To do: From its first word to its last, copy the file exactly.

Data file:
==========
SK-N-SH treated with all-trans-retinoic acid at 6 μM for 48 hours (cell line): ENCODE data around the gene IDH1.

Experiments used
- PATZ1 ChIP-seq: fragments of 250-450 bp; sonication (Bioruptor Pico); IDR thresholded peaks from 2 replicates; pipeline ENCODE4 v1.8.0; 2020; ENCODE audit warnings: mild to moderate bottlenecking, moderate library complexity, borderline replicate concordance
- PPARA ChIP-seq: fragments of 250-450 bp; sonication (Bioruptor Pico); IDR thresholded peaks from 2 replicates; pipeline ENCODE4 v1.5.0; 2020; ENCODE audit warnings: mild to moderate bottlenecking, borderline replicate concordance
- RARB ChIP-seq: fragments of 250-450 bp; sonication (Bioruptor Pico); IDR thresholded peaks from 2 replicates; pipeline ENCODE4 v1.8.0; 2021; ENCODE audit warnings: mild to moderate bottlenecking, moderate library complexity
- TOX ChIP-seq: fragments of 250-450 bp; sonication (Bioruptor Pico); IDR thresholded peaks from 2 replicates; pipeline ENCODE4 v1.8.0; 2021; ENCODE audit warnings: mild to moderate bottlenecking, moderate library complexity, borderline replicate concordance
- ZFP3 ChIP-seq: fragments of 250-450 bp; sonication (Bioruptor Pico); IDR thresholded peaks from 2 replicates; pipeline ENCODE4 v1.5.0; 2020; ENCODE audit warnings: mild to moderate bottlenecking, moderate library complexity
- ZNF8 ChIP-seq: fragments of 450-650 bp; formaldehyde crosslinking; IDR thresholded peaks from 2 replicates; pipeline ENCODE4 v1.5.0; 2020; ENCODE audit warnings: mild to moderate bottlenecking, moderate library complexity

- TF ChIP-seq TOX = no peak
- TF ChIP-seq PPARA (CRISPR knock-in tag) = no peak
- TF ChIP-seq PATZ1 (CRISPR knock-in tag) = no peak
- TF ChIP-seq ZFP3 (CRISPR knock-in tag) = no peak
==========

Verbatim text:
SK-N-SH treated with all-trans-retinoic acid at 6 μM for 48 hours (cell line): ENCODE data around the gene IDH1.

Experiments used
- PATZ1 ChIP-seq: fragments of 250-450 bp; sonication (Bioruptor Pico); IDR thresholded peaks from 2 replicates; pipeline ENCODE4 v1.8.0; 2020; ENCODE audit warnings: mild to moderate bottlenecking, moderate library complexity, borderline replicate concordance
- PPARA ChIP-seq: fragments of 250-450 bp; sonication (Bioruptor Pico); IDR thresholded peaks from 2 replicates; pipeline ENCODE4 v1.5.0; 2020; ENCODE audit warnings: mild to moderate bottlenecking, borderline replicate concordance
- RARB ChIP-seq: fragments of 250-450 bp; sonication (Bioruptor Pico); IDR thresholded peaks from 2 replicates; pipeline ENCODE4 v1.8.0; 2021; ENCODE audit warnings: mild to moderate bottlenecking, moderate library complexity
- TOX ChIP-seq: fragments of 250-450 bp; sonication (Bioruptor Pico); IDR thresholded peaks from 2 replicates; pipeline ENCODE4 v1.8.0; 2021; ENCODE audit warnings: mild to moderate bottlenecking, moderate library complexity, borderline replicate concordance
- ZFP3 ChIP-seq: fragments of 250-450 bp; sonication (Bioruptor Pico); IDR thresholded peaks from 2 replicates; pipeline ENCODE4 v1.5.0; 2020; ENCODE audit warnings: mild to moderate bottlenecking, moderate library complexity
- ZNF8 ChIP-seq: fragments of 450-650 bp; formaldehyde crosslinking; IDR thresholded peaks from 2 replicates; pipeline ENCODE4 v1.5.0; 2020; ENCODE audit warnings: mild to moderate bottlenecking, moderate library complexity

- TF ChIP-seq TOX = no peak
- TF ChIP-seq PPARA (CRISPR knock-in tag) = no peak
- TF ChIP-seq PATZ1 (CRISPR knock-in tag) = no peak
- TF ChIP-seq ZFP3 (CRISPR knock-in tag) = no peak